alexa Effects of lovastatin on breast cancer cells: a proteo-metabonomic study.


Journal of Neurological Disorders

Author(s): Klawitter J, Shokati T, Moll V, Christians U, Klawitter J

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Abstract INTRODUCTION: Statins are cholesterol-lowering drugs with pleiotropic activities including inhibition of isoprenylation and reduction of signals driving cell proliferation and survival responses. METHODS: In this study we evaluated the effects of lovastatin acid and lactone on breast cancer MDAMB231 and MDAMB468 cells using a combination of proteomic and metabonomic profiling techniques. RESULTS: Lovastatin inhibited proliferation of breast cancer cell lines. MDAMB231 cells were more sensitive to its effects, and in most cases lovastatin acid showed more potency towards the manipulation of protein expression than lovastatin lactone. Increased expression of Rho inhibitor GDI-2 stabilized the non-active Ras homolog gene family member A (RhoA) leading to a decreased expression of its active, membrane-bound form. Its downstream targets cofilin, CDC42 and G3BP1 are members of the GTPase family affected by lovastatin. Our data indicated that lovastatin modulated the E2F1-pathway through the regulation of expression of prohibitin and retinoblastoma (Rb). This subsequently leads to changes of E2F-downstream targets minichromosome maintenance protein 7 (MCM7) and MutS homolog 2 (MSH2). Lovastatin also regulated the AKT-signaling pathway. Increased phosphatase and tensin homolog (PTEN) and decreased DJ-1 expression lead to a down-regulation of the active pAkt. Lovastatin's involvement in the AKT-signaling pathway was confirmed by an upregulation of its downstream target, tumor progressor NDRG1. Metabolic consequences to lovastatin exposure included suppression of glycolytic and Krebs cycle activity, and lipid biosynthesis. CONCLUSIONS: The combination of proteomics and metabonomics enabled us to identify several key targets essential to the antitumor activity of lovastatin. Our results imply that lovastatin has the potential to reduce the growth of breast cancer cells.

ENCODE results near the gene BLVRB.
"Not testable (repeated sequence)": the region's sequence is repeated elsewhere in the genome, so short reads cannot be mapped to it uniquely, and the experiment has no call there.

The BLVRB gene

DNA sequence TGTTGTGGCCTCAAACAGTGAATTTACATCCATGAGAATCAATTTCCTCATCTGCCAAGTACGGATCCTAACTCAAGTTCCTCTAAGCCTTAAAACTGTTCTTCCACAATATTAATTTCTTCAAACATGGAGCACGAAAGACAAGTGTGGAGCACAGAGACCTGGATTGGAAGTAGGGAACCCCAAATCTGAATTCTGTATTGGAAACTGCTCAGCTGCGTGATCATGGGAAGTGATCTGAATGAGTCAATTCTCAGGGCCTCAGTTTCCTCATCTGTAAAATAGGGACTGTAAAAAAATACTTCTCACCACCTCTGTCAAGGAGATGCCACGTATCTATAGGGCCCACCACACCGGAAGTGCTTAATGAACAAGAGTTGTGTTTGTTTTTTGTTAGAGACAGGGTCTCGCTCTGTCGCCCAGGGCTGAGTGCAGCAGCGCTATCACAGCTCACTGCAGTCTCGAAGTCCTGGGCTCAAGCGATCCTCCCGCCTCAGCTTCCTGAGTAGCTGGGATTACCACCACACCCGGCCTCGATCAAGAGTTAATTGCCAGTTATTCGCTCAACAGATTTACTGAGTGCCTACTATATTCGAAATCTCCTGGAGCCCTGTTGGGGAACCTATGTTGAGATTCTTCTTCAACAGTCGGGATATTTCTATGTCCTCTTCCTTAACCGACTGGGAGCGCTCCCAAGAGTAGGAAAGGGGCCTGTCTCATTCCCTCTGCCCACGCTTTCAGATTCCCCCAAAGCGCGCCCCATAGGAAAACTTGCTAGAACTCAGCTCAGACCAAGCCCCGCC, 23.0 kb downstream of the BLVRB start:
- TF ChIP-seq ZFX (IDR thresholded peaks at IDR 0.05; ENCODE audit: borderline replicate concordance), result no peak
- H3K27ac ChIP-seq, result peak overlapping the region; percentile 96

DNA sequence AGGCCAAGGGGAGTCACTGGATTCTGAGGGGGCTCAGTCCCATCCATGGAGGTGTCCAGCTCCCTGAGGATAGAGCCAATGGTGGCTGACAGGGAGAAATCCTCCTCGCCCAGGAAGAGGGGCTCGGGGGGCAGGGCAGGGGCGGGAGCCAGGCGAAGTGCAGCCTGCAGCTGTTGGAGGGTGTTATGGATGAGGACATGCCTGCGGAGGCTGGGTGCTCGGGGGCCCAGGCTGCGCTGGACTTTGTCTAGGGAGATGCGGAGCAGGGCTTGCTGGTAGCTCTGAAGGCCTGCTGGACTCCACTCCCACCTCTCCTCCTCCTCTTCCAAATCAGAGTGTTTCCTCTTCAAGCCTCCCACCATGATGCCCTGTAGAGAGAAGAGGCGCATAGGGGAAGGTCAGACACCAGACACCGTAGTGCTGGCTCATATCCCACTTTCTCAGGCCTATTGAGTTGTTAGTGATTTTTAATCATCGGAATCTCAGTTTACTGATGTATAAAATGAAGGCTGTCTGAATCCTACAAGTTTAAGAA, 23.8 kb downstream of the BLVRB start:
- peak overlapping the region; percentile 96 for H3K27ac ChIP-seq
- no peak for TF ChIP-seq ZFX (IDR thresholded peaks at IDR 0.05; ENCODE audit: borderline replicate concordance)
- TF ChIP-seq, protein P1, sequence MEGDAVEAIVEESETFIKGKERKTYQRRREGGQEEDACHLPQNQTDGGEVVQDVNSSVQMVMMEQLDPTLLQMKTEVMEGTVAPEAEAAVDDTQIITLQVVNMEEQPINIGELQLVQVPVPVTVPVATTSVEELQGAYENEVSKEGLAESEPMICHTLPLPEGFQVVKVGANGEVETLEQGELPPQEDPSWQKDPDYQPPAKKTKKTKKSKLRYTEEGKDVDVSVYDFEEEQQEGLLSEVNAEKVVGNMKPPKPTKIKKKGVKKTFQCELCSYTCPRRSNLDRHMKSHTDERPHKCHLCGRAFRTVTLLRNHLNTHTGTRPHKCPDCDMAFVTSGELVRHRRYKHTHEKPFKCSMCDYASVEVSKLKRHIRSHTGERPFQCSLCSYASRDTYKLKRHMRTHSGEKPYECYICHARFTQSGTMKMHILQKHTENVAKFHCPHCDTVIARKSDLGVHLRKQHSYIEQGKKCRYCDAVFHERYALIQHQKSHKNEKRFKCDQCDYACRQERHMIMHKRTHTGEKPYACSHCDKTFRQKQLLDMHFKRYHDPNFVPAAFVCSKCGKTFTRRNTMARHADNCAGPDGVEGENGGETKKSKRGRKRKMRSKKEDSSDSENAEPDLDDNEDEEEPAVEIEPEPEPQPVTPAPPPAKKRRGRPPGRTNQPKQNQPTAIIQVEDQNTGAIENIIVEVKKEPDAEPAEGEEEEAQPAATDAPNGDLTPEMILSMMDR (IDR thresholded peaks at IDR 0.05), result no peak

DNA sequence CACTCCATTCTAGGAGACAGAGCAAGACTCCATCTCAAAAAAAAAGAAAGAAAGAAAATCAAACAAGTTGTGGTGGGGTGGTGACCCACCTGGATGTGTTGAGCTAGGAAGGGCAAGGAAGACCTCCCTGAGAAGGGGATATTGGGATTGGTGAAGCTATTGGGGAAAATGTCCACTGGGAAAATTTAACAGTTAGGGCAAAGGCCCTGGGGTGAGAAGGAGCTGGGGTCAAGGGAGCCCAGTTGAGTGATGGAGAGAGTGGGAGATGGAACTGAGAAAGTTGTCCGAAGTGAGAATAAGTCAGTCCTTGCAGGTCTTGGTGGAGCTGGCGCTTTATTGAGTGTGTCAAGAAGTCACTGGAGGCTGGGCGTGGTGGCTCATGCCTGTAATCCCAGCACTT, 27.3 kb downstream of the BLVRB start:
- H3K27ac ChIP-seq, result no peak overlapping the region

This article was published in Breast Cancer Res and referenced in Journal of Neurological Disorders

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